Patel, batted with a lot of patience, Azmat more aggressively and the two took the score to 95 before Azmat was dismissed just shy of his 50 (48), caught at short 3rd man by Farman off Mitch Galav in the 25th over. The runs had by now started to flow more easily for Patel, who was joined at the crease by the busy Husnain Maroof. These put on 80 in quick time before Patel was dismissed for a fine 70 off 82, caught behind off Farman in the 37th over.
From here Galway did well to pull it back. Wickets fell at regular intervals, as the 8th Galway bowler Viswanath took 3 wickets, ably assisted at the end by the excellent Ramnathpur who finished with 3/30. Some questionable running by the North Kildare batting also didnít help their cause, Kildare being all out for 240 in the 49th over.
Tea was had, each player and official having brought their own due to the Covid Restrictions, and then it was back out there. Shariq Nasim and the keeper Vageesh Shivaprasad opened the batting for Galway, Ali and Sherzad the bowling. Sherzad struggled with his lengthy early on, not used to the artificial surface the game was played on, and both batters took a liking to his bowling. Ali on the other hand, after a poor first over, soon found his line and length. In the 6th over he caught a skier off his own bowling from Shivaprasad (10), making it 27/1.
Viswanath and Nasim were going along nicely, having taken the score to 44, when Ali struck again, Viswanth caught behind by Uddin for 9. Singh, clean bowled by Ali and Ramnathpur, soon followed, again dismissed by Ali, this time LBW, with Umpire Long showing a technique Billy the Kid would have been proud of. Next Ali got the important wicket of Nasim for 35, LBW again, leaving Galway in real trouble at 70/5 and Ali with a much-deserved Michelle.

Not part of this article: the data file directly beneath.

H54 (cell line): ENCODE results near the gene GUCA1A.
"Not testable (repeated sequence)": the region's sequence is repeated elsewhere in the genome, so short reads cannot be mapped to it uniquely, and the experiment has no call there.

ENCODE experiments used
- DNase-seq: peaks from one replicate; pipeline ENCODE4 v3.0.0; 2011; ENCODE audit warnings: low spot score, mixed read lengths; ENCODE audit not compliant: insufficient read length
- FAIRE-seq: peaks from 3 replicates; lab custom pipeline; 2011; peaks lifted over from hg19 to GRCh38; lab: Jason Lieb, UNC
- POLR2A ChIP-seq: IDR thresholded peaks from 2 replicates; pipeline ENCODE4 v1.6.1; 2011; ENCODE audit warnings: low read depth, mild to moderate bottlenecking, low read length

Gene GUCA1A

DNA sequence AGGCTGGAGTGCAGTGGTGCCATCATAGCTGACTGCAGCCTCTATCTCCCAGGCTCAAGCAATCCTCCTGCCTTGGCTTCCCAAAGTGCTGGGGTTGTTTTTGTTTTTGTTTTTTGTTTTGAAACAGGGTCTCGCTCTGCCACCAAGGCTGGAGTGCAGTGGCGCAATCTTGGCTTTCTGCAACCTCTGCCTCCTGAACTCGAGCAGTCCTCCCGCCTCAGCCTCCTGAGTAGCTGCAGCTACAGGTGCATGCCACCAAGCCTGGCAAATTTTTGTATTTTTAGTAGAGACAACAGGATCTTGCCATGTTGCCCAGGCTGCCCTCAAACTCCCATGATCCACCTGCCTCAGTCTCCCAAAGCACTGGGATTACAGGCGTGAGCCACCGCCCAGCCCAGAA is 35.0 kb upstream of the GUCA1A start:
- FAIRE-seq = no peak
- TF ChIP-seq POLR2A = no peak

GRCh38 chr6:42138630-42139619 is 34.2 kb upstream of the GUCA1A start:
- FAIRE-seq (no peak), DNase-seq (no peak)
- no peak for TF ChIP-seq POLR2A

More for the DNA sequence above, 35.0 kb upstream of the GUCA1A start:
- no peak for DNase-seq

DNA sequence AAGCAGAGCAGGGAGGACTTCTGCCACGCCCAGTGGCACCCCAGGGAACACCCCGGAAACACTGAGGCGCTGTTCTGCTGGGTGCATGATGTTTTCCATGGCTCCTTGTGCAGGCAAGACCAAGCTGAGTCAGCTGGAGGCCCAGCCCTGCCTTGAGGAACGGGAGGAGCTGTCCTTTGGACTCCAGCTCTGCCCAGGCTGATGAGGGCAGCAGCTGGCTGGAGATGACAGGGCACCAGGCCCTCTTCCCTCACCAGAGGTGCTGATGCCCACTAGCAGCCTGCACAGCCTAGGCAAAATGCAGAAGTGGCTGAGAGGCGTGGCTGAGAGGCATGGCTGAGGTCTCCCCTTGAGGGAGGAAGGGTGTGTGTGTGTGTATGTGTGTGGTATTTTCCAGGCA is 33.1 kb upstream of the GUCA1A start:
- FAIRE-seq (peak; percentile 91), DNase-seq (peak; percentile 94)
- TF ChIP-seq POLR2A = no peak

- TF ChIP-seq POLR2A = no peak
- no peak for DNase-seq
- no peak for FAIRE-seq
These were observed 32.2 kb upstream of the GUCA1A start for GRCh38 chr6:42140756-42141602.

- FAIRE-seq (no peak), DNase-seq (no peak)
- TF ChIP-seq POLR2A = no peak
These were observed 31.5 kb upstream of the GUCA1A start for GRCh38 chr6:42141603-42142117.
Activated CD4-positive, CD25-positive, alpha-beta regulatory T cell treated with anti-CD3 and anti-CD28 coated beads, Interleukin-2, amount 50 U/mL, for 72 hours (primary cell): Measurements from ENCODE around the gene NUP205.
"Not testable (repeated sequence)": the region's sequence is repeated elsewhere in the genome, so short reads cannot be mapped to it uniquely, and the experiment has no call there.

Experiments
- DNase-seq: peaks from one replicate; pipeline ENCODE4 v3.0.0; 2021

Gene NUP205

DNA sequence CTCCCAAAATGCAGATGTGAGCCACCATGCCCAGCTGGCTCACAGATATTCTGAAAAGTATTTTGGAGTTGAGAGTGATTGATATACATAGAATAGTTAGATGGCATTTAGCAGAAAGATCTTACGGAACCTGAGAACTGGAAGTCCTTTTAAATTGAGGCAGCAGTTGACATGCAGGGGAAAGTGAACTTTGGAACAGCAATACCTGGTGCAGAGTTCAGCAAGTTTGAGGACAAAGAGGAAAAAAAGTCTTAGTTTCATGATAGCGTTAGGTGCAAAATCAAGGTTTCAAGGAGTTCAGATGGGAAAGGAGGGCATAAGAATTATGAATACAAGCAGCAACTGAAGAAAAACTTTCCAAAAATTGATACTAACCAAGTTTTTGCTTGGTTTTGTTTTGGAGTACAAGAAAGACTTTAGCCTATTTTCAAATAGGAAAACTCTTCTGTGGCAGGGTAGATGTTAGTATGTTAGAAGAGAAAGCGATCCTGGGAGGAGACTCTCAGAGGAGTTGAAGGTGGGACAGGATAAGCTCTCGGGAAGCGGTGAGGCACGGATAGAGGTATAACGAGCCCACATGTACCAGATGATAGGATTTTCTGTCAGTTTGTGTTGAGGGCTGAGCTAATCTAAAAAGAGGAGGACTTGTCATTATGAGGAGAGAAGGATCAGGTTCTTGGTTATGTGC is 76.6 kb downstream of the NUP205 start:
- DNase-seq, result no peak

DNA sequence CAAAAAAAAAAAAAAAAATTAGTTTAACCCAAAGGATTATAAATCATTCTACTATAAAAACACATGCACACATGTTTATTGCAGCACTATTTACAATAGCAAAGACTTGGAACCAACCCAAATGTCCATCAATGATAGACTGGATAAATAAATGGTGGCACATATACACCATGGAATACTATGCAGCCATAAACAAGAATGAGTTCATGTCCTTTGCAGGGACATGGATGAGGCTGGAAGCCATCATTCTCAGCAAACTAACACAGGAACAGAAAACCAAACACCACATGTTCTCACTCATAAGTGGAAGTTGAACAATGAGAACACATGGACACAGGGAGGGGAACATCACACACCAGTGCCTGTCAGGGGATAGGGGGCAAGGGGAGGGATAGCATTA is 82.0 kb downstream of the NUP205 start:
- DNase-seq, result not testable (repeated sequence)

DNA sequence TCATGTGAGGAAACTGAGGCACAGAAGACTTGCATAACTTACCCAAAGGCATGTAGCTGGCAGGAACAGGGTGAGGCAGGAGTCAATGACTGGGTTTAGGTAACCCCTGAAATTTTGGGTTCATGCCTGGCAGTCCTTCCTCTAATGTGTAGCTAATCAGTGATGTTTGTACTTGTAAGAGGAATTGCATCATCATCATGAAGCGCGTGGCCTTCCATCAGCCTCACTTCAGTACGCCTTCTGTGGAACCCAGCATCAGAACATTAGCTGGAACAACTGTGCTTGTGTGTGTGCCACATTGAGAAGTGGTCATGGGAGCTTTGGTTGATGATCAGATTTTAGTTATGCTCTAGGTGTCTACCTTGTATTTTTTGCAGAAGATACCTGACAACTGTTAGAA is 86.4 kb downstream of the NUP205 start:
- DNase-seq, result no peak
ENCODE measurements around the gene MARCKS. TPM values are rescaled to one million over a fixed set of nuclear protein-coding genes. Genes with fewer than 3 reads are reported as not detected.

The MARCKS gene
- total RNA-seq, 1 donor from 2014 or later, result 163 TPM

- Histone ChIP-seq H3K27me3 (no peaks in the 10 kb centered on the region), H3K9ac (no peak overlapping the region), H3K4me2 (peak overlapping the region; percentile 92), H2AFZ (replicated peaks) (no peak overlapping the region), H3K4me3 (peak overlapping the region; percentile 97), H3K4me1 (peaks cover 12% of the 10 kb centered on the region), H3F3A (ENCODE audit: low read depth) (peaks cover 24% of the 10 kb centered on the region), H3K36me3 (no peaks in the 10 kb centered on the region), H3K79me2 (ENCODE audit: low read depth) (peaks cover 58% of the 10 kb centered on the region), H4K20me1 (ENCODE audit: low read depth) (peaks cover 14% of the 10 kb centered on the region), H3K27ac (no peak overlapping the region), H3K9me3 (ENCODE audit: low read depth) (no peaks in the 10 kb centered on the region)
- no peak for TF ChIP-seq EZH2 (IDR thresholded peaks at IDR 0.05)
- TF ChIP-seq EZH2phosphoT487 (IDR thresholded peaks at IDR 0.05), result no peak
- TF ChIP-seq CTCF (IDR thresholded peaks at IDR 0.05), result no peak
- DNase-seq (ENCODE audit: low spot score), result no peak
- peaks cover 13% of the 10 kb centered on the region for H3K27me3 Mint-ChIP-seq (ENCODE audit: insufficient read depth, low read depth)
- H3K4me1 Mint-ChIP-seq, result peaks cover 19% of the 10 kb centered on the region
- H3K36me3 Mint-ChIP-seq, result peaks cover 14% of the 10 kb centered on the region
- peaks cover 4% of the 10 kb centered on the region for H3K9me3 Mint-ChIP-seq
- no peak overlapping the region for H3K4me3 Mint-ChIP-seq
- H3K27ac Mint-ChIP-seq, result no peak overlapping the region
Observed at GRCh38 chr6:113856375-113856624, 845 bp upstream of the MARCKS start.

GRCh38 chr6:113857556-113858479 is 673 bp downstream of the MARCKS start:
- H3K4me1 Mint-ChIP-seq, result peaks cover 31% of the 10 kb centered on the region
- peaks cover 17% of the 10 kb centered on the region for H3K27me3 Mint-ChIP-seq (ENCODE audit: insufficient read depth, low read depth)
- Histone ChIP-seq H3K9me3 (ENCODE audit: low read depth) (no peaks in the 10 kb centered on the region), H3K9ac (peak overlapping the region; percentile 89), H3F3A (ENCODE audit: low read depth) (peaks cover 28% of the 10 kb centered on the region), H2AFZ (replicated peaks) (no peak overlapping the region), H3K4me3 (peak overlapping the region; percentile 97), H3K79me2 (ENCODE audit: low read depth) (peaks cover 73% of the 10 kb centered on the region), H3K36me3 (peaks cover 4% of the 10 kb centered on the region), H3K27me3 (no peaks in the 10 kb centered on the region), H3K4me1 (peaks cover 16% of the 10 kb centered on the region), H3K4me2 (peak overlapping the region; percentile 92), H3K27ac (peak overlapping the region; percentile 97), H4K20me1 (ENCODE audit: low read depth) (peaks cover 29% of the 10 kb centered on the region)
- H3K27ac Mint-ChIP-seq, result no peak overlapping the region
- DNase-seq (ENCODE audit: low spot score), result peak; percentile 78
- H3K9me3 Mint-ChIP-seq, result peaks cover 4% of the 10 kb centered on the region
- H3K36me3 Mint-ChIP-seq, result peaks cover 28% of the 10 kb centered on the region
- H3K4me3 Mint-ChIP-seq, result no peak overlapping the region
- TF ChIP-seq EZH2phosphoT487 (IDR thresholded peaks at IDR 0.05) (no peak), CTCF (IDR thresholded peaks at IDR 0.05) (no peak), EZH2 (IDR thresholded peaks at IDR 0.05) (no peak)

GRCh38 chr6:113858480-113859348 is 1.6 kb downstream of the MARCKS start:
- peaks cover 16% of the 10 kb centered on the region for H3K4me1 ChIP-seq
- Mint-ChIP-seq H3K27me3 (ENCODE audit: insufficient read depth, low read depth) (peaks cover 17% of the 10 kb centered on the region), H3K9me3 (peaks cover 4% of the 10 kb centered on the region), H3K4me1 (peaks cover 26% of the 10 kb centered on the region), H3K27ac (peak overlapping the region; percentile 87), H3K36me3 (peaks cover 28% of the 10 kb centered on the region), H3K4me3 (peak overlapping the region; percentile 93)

He had bowled beautifully, a spell full of control, made even more impressive by the fact he bowled 10 on the trot in that heat. (5/41 off 10) Galav was bowled next, this time by James (JimJam) Smith, who had been bowling equally beautifully from the other end, perfectly complimenting Ali, with his control. (1/14 off 7). It was great to see James back bowling well, and long may it continue.
Mullen and Farman set about trying to save the innings, Farman hitting some big balls, Mullen dinking it behind square on either side of the wicket. They put on 26 before Farman was caught off Singh, making it 99/7. Mullen was going well though, and Danish Ali was batting sensibly. The two took it to 119 at drinks. At this point, Uddin, came off injured to be replaced by Coad behind the stumps. Definitely not a bad reserve to have.
Mullen fell first ball after drinks, having possibly lost concentration, LBW to Singh for 26. Patel and Singh (3/21) then finished it off, Galway dismissed for 126 in 35.3 overs.
I packed up, said my goodbyes and headed to Athlone for the night. Kilcock was on the way after all. While the 100 plus run victory would suggest a hammering, both sides can take many positives from the game. Galway stayed positive throughout, and got themselves back into the game toward the end of the Kildare innings.
They have a bowling unit who will trouble sides, Ramnathpur in particular. It may take their batters a while to get used to the Championship again, but theyíll get there.
North Kildare, were solid with the bat, and never let up with the ball or in the field. Coad, Azmat and Patel have added steel to the batting, and the experience of Ali and Singh with the ball will be of great benefit to them throughout the season.
And in The Maws, they have a venue fitting of Championship cricket. Letís hope the Championship, or higher, is where they stay.